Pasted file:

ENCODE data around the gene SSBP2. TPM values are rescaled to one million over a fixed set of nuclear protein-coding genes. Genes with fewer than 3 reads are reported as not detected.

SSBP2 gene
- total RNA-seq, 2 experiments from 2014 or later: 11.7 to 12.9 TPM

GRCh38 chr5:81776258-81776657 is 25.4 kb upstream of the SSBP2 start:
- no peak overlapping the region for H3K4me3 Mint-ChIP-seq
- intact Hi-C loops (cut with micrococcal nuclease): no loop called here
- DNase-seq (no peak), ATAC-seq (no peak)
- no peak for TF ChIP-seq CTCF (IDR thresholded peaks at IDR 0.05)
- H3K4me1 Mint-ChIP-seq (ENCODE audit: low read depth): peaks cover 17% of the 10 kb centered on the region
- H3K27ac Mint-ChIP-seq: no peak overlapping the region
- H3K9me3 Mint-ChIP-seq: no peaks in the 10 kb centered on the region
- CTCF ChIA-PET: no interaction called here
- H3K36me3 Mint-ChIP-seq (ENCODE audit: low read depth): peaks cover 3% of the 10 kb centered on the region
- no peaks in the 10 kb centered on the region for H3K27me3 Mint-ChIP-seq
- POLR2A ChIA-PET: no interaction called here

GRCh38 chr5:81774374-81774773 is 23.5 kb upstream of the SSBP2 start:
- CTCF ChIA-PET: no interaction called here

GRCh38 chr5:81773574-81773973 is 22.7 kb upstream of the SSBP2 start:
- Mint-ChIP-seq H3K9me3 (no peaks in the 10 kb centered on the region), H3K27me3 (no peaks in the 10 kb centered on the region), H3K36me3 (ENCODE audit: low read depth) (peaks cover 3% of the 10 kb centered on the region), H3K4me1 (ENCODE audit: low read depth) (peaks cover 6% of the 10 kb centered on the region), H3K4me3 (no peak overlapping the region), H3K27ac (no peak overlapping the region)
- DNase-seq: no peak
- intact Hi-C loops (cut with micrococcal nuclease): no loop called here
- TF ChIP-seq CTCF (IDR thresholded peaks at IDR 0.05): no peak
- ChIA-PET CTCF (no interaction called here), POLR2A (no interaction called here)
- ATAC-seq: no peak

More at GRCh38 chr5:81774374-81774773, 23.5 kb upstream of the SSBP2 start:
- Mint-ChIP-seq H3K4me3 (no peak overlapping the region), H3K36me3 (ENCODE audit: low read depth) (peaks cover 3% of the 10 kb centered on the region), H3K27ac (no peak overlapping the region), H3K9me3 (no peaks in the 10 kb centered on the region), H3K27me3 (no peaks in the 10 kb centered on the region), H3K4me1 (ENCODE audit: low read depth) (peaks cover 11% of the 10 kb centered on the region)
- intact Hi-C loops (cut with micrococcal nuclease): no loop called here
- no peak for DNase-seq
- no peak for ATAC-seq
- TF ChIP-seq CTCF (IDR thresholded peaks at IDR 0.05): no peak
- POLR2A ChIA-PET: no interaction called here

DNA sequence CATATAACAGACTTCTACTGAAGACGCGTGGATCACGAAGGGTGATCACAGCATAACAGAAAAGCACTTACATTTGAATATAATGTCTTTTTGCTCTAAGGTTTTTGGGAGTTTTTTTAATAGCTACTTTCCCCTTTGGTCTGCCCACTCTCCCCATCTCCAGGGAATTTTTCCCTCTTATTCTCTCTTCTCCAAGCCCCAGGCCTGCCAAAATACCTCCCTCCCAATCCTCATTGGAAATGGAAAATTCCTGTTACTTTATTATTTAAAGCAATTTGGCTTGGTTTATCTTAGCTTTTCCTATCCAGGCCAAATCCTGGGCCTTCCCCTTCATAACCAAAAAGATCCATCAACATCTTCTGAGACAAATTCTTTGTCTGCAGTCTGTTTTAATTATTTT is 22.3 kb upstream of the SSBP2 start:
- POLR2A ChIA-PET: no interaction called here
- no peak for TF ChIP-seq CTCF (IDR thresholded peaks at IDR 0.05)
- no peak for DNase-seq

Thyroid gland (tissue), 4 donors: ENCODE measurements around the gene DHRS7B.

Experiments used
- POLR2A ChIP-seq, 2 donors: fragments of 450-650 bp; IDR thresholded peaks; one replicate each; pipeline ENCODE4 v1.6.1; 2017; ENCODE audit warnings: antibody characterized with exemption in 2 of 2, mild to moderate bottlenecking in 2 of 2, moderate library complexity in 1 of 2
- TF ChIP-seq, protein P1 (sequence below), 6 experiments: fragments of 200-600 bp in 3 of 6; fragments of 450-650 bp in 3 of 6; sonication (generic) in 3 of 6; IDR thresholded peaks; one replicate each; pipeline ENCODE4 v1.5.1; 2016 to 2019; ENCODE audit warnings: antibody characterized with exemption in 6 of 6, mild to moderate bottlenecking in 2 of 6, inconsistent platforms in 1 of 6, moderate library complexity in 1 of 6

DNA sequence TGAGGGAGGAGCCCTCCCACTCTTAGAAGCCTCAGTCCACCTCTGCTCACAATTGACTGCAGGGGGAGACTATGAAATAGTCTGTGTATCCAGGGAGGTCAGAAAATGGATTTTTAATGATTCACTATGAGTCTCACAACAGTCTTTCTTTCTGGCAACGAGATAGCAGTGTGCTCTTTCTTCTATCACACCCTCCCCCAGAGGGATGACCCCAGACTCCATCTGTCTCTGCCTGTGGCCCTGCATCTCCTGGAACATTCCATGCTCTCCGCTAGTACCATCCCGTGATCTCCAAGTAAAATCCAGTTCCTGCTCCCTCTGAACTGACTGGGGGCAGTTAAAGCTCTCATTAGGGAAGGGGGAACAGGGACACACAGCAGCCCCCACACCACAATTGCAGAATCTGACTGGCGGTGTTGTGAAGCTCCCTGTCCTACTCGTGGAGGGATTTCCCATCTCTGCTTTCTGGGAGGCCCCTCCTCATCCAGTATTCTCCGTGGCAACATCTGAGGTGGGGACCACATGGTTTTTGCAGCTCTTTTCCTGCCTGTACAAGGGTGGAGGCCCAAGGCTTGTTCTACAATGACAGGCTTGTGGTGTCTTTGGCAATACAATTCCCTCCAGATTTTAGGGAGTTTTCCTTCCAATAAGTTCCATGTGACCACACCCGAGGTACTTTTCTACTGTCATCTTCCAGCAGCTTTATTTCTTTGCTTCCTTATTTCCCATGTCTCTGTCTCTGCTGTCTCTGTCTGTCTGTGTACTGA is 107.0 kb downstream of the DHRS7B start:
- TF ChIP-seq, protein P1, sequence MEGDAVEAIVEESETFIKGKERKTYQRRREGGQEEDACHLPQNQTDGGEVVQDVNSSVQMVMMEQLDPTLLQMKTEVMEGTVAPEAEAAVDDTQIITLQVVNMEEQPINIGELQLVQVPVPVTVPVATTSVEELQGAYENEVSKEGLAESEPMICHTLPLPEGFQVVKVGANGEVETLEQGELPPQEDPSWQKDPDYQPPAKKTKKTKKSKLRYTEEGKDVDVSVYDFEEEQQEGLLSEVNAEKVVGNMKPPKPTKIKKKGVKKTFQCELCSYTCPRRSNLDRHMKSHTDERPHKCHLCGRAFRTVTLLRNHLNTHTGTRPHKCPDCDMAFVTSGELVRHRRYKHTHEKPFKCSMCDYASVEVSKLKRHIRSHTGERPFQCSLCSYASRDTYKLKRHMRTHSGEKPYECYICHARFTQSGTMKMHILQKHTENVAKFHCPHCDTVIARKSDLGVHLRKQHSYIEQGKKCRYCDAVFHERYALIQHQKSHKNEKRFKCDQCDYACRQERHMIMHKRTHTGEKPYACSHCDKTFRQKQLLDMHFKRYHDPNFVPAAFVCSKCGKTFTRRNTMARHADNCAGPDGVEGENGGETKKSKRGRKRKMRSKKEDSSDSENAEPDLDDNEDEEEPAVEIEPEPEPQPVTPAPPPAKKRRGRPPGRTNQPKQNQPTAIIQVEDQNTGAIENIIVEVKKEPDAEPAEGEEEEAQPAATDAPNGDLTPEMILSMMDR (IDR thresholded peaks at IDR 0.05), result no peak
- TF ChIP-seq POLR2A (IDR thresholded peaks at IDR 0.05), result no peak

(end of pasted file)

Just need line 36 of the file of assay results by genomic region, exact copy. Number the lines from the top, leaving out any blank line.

Thyroid gland (tissue), 4 donors: ENCODE measurements around the gene DHRS7B.